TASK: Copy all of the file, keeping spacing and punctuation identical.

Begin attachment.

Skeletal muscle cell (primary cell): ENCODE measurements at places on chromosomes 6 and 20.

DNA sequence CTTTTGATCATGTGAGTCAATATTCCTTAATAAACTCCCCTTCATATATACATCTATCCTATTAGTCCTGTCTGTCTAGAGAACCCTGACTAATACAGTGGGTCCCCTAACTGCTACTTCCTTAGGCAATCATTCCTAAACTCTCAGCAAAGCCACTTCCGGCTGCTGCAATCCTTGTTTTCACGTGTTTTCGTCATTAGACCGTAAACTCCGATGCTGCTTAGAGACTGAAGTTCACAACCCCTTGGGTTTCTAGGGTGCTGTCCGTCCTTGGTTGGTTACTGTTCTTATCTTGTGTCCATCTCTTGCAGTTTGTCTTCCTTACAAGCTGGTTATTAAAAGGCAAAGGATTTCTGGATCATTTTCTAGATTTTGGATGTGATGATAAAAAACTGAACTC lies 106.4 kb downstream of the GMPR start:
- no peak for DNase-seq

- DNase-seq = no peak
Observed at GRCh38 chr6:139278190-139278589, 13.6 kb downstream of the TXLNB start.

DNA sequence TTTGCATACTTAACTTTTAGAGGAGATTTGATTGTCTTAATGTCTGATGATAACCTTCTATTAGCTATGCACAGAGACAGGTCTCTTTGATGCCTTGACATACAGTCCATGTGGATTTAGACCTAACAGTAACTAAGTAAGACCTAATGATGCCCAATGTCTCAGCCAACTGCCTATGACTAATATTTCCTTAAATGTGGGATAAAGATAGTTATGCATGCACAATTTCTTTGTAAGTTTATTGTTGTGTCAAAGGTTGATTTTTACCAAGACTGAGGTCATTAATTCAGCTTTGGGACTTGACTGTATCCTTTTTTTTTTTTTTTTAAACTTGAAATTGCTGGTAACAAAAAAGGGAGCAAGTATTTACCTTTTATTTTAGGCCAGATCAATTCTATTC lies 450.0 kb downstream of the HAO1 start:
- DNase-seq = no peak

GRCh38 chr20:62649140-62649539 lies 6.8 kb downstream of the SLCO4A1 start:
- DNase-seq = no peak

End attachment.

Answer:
Skeletal muscle cell (primary cell): ENCODE measurements at places on chromosomes 6 and 20.

DNA sequence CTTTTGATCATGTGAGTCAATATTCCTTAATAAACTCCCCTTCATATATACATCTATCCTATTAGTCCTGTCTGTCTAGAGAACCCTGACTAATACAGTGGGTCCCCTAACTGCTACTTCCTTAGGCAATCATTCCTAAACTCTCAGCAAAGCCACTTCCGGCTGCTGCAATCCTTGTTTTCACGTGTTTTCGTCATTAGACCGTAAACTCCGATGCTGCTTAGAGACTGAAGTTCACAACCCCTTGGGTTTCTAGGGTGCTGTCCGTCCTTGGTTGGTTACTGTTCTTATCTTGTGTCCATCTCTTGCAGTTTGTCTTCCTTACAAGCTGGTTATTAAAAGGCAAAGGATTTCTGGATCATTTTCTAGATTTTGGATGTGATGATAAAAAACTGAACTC lies 106.4 kb downstream of the GMPR start:
- no peak for DNase-seq

- DNase-seq = no peak
Observed at GRCh38 chr6:139278190-139278589, 13.6 kb downstream of the TXLNB start.

DNA sequence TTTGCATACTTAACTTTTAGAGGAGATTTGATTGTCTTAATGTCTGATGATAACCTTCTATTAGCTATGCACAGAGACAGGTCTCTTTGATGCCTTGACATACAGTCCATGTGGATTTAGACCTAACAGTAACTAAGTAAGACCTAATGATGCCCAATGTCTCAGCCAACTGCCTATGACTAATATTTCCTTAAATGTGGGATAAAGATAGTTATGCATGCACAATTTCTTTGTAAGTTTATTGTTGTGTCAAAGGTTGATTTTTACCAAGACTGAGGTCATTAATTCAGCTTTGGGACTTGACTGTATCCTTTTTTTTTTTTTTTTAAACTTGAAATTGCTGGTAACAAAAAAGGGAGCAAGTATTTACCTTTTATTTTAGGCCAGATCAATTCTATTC lies 450.0 kb downstream of the HAO1 start:
- DNase-seq = no peak

GRCh38 chr20:62649140-62649539 lies 6.8 kb downstream of the SLCO4A1 start:
- DNase-seq = no peak